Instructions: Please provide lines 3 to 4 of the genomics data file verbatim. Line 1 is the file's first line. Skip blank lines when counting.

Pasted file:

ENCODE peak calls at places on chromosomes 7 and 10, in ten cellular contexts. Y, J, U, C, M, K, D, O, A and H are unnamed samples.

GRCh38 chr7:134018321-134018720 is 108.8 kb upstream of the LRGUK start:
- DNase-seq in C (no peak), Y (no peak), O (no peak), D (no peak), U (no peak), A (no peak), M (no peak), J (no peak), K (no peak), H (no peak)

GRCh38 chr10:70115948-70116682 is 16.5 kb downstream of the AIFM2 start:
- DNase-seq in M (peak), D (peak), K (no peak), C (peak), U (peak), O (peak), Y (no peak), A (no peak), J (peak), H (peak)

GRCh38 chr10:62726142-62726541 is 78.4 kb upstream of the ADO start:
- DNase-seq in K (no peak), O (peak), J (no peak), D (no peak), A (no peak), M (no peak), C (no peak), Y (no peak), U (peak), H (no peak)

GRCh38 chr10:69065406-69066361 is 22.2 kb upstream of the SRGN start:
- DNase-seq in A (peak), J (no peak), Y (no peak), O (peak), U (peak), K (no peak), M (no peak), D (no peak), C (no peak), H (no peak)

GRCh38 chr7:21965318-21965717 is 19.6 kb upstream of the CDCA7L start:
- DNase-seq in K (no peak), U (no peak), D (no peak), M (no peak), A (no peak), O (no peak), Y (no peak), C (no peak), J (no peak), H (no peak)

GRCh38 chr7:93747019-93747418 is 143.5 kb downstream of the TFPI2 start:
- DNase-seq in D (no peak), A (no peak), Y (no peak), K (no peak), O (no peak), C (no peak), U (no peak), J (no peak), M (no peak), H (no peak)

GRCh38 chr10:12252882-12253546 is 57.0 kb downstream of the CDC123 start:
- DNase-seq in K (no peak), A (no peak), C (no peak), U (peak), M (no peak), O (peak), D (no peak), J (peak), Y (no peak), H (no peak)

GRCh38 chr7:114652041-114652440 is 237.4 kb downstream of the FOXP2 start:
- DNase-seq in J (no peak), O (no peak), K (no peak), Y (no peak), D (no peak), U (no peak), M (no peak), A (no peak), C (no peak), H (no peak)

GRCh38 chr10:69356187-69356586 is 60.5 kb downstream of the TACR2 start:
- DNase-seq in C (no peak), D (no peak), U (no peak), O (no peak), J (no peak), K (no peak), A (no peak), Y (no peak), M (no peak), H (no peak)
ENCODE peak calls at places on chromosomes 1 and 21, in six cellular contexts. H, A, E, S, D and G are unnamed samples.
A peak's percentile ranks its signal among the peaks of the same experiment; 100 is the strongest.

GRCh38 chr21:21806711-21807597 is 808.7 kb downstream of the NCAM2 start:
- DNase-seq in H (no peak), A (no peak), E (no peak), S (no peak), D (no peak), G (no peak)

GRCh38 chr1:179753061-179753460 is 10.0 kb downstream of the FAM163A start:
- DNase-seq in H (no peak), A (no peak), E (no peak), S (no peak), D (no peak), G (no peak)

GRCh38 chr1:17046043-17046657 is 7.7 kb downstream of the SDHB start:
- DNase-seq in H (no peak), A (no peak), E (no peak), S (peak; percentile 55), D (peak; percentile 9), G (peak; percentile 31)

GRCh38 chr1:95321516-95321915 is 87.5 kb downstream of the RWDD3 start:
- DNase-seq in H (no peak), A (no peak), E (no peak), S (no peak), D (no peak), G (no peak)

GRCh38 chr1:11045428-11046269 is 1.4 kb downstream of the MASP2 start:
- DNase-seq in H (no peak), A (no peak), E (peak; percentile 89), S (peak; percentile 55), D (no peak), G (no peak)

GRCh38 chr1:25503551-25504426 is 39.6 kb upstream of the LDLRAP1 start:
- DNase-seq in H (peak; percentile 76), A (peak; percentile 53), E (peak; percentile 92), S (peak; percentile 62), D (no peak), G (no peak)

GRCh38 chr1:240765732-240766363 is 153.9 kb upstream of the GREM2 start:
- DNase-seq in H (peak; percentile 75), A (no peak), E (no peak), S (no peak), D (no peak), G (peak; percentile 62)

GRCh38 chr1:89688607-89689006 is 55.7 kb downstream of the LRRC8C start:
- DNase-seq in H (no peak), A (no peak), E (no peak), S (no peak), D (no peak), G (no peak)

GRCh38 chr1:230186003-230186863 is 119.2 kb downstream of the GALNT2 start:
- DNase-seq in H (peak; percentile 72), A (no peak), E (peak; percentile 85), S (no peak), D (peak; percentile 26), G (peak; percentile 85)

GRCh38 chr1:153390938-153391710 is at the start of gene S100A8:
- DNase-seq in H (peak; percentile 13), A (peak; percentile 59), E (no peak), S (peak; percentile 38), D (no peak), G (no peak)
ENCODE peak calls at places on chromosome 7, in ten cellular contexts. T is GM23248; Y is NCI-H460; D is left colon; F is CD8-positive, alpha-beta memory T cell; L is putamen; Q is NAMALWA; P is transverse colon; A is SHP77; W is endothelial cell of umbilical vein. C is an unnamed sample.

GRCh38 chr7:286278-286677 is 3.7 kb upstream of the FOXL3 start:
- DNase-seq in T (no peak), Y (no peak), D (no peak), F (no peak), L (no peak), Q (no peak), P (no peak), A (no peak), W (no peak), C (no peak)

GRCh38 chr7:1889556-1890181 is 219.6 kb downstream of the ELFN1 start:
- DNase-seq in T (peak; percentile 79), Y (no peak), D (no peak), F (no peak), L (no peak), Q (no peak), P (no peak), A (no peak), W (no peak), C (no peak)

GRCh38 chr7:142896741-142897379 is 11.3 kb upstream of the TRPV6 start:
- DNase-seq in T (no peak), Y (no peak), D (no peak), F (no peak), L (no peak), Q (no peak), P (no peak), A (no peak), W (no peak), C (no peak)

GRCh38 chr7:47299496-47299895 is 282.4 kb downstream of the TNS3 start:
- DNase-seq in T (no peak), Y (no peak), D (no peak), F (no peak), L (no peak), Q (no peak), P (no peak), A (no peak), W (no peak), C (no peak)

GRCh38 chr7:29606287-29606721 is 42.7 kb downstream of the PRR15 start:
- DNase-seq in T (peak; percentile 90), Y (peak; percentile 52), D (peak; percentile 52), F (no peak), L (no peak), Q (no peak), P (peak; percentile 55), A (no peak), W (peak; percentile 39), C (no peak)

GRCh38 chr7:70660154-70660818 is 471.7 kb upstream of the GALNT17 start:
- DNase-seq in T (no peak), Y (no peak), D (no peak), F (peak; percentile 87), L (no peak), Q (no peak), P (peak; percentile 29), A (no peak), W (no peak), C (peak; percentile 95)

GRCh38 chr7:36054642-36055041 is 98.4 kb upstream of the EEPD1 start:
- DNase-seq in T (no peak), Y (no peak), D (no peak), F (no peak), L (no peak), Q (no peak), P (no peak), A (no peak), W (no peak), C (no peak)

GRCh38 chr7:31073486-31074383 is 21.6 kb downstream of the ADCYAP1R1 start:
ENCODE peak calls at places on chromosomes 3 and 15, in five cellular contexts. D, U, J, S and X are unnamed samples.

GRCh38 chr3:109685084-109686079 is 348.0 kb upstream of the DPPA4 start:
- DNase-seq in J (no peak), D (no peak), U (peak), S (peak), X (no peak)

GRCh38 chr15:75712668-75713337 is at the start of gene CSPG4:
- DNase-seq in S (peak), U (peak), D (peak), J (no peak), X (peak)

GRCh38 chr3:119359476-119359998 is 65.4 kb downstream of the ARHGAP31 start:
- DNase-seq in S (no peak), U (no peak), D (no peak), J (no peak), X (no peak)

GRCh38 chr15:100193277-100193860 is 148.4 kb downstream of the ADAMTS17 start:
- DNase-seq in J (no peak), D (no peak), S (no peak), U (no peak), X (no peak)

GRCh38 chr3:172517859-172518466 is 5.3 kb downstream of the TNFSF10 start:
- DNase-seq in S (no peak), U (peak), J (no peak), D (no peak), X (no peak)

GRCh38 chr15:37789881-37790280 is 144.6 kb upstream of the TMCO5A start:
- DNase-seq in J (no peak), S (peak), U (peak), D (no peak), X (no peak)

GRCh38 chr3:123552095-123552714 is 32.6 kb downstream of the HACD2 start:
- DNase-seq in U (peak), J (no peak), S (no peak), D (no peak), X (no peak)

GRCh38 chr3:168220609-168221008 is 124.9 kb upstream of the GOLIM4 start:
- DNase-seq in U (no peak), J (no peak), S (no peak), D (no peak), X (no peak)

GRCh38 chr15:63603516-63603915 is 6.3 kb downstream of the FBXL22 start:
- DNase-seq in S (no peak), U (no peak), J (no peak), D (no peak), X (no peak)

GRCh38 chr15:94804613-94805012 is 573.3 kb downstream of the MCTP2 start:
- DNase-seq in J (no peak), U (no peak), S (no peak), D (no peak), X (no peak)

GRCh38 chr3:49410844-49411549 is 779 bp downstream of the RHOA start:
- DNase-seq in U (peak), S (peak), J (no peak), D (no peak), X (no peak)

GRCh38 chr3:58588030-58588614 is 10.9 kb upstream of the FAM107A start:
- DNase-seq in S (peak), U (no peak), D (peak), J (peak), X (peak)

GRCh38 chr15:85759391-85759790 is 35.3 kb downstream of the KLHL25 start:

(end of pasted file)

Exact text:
- DNase-seq in C (no peak), Y (no peak), O (no peak), D (no peak), U (no peak), A (no peak), M (no peak), J (no peak), K (no peak), H (no peak)

GRCh38 chr10:70115948-70116682 is 16.5 kb downstream of the AIFM2 start: